HBO’s “Westworld” delivered an explosive 90-minute finale that confirmed fan theories and dropped tantalizing clues as to what future seasons could look like. While not every question was answered — we still have no idea whether Elsie and Stubbs are missing or dead — there were enough shocks and surprises to keep fans in anticipation until Season 2 arrives. Nearly every scene contained some game changer, but here are the Top 5 biggest mysteries (solved and unsolved) from the Season 1 finale, “The Bicameral Mind.”
William in Black — Eagle-eyed viewers drew the conclusion long ago, but the show officially confirmed that William (Jimmi Simpson) and the Man in Black (Ed Harris) are one and the same. William’s search for Dolores (Evan Rachel Wood) following her capture became an obsession. His time at the wild edges of the park changed him and gave him a taste for violence. He takes control of the Delos organization by embarrassing Logan (Ben Barnes) and is responsible for funding Westworld for years to come, as a way of fueling his obsession with the maze.
Samurai World — As Maeve (Thandie Newton) rampages through the underground labs of Westworld on her escape route, Felix (Leonardo Nam) leads her through a room with Samurai hosts and a “SW” logo. “What is all this?” she asks. In the original 1973 film, Westworld was just one of several robot theme parks. Is the show getting ready to reveal more locations? Toward the end of the episode, Maeve becomes the first host to truly make her own decision when she follows Felix’s note to find her daughter. The location is described as “park 1”, implying there are multiple.
These violent delights have violent ends — The mysterious villain Wyatt is revealed to be Dolores … sort of. Arnold (Jeffrey Wright) didn’t want the park to open after discovering the hosts could obtain consciousness. So he merged the “Wyatt narrative” with Dolores, prompting her to recruit Teddy (James Marsden) and kill every host in the park. The massacre Teddy and Dolores frequently flashback to was actually carried out themselves. In order to make the stakes real, Arnold commanded Dolores to kill him as well. Ford (Anthony Hopkins) rebuilt the robots and opened the park anyway.
The center of the Maze — It turns out the center of the maze is actually self-realization. Dolores has been finding her way back to the town with the white church because she is finding her way through her own maze, working through memories to return to a moment of her past when she gained consciousness. After a brutal fight with William, Dolores finally realizes the voice that has been guiding her through the maze is not Arnold or Ford, but herself. Finally achieving the consciousness Arnold always hoped she would find, Dolores declares, “The world isn’t theirs, it’s ours.” Will this free-thinking robot god wipe out humans to claim the world for her new “species”?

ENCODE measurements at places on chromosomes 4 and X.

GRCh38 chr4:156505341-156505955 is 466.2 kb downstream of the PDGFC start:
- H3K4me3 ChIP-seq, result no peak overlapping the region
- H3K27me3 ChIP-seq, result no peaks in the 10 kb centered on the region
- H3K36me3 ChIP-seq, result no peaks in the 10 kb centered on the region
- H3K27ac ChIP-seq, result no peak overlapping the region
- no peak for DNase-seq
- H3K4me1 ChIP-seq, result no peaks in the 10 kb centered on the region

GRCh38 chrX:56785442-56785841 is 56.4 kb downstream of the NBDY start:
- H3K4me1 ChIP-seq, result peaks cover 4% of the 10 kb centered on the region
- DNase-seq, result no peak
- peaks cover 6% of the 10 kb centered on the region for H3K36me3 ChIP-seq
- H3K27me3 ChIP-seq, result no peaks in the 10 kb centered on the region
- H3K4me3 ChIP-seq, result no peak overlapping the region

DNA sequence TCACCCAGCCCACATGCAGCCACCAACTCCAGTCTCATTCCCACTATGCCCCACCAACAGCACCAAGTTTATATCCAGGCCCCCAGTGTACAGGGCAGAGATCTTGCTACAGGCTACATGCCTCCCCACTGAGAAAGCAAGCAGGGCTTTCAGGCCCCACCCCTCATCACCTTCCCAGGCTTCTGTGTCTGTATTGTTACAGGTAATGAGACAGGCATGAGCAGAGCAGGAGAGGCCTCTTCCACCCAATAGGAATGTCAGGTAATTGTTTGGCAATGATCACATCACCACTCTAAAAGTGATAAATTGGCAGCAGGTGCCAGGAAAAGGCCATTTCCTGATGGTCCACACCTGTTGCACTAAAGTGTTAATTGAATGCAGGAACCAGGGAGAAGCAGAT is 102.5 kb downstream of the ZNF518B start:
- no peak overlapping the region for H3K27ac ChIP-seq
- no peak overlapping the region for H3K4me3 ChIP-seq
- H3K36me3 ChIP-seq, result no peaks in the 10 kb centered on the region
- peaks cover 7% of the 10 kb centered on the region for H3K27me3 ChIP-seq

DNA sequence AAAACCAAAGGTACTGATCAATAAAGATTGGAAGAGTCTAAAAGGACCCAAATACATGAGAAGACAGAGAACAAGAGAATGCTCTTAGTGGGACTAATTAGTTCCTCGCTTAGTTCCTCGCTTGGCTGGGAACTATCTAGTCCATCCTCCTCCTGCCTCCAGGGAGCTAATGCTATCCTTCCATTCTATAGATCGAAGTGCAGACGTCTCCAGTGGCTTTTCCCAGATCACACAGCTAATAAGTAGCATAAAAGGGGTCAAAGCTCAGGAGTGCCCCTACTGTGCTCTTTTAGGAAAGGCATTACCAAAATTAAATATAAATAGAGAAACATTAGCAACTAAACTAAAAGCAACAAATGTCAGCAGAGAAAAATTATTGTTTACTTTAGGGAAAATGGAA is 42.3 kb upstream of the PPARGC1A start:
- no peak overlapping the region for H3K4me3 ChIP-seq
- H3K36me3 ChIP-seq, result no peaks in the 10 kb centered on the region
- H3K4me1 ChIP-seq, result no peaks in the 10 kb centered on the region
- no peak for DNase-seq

Ford’s final narrative — In the biggest shocker of the finale, we realize Ford has orchestrated nearly every event of the series. His true mission was to carry out Arnold’s wish for the hosts and set them free. Facing a takeover from Charlotte (Tessa Thompson) and the Delos company, Ford’s new narrative is a trap for the board members in the park. After informing Dolores that suffering was key to her self actualization, he says, “In order to escape this place you will need to suffer more.” Dolores then reenacts her Wyatt massacre, executing Ford after his retirement speech and firing into the crowd of Delos board members as an army of lethal hosts approach from the woods. We will have to wait until next season to find out who survived the assault, but Ford and Arnold’s ultimate plan is set to come true, with hosts inheriting Westworld.
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